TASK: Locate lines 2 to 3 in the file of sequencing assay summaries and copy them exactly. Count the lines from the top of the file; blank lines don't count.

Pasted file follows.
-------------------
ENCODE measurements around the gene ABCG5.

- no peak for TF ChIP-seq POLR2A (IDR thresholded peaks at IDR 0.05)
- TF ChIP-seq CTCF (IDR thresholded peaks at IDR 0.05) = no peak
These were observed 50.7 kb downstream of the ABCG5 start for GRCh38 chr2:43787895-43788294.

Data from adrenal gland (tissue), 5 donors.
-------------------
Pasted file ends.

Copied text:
- no peak for TF ChIP-seq POLR2A (IDR thresholded peaks at IDR 0.05)
- TF ChIP-seq CTCF (IDR thresholded peaks at IDR 0.05) = no peak